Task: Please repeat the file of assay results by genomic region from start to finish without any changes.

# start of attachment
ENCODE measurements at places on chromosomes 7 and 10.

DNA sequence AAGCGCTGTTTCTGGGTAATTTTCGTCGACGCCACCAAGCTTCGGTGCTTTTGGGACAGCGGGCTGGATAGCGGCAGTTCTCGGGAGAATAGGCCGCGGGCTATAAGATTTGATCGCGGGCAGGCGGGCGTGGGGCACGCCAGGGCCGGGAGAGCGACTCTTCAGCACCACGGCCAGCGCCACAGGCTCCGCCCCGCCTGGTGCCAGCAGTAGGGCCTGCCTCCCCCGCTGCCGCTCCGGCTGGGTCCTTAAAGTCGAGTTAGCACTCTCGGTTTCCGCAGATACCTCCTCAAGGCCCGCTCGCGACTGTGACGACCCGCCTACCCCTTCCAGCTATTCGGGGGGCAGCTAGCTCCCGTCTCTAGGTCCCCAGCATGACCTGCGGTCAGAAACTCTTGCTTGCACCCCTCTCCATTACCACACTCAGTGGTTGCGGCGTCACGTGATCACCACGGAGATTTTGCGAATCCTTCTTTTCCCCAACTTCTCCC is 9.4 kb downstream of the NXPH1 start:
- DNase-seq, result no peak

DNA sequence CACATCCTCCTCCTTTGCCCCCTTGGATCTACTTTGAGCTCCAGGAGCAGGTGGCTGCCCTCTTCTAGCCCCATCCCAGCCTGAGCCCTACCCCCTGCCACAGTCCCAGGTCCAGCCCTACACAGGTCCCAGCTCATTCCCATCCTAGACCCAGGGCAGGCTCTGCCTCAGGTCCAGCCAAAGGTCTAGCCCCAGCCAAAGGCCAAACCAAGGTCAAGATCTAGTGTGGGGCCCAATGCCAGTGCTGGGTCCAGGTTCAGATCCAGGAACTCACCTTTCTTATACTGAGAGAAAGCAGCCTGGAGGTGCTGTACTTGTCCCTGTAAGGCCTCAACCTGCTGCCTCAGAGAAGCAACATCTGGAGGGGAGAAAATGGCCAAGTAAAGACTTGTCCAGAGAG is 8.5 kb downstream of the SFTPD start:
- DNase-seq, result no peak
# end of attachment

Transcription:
ENCODE measurements at places on chromosomes 7 and 10.

DNA sequence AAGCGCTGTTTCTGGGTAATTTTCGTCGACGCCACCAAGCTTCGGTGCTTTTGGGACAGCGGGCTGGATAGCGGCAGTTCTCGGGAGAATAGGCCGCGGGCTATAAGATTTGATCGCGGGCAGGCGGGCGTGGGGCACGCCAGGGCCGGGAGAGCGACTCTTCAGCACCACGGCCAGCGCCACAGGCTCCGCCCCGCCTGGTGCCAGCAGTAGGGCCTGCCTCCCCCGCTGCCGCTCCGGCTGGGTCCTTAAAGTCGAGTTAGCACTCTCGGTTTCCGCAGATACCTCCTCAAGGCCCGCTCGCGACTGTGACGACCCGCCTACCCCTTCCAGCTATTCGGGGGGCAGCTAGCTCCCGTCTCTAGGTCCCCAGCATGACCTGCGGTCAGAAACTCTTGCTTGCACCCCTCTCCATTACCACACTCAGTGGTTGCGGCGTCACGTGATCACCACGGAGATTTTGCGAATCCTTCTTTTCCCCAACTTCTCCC is 9.4 kb downstream of the NXPH1 start:
- DNase-seq, result no peak

DNA sequence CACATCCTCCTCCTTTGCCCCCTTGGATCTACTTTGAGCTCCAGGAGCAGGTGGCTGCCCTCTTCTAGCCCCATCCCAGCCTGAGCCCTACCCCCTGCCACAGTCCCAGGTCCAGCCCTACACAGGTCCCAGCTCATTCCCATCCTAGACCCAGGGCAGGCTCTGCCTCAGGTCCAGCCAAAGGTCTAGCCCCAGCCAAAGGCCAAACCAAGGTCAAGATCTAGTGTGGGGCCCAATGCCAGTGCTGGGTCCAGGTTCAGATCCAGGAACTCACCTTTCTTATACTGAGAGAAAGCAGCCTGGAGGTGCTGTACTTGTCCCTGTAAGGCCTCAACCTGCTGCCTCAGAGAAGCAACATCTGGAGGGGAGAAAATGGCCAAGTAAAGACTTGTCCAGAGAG is 8.5 kb downstream of the SFTPD start:
- DNase-seq, result no peak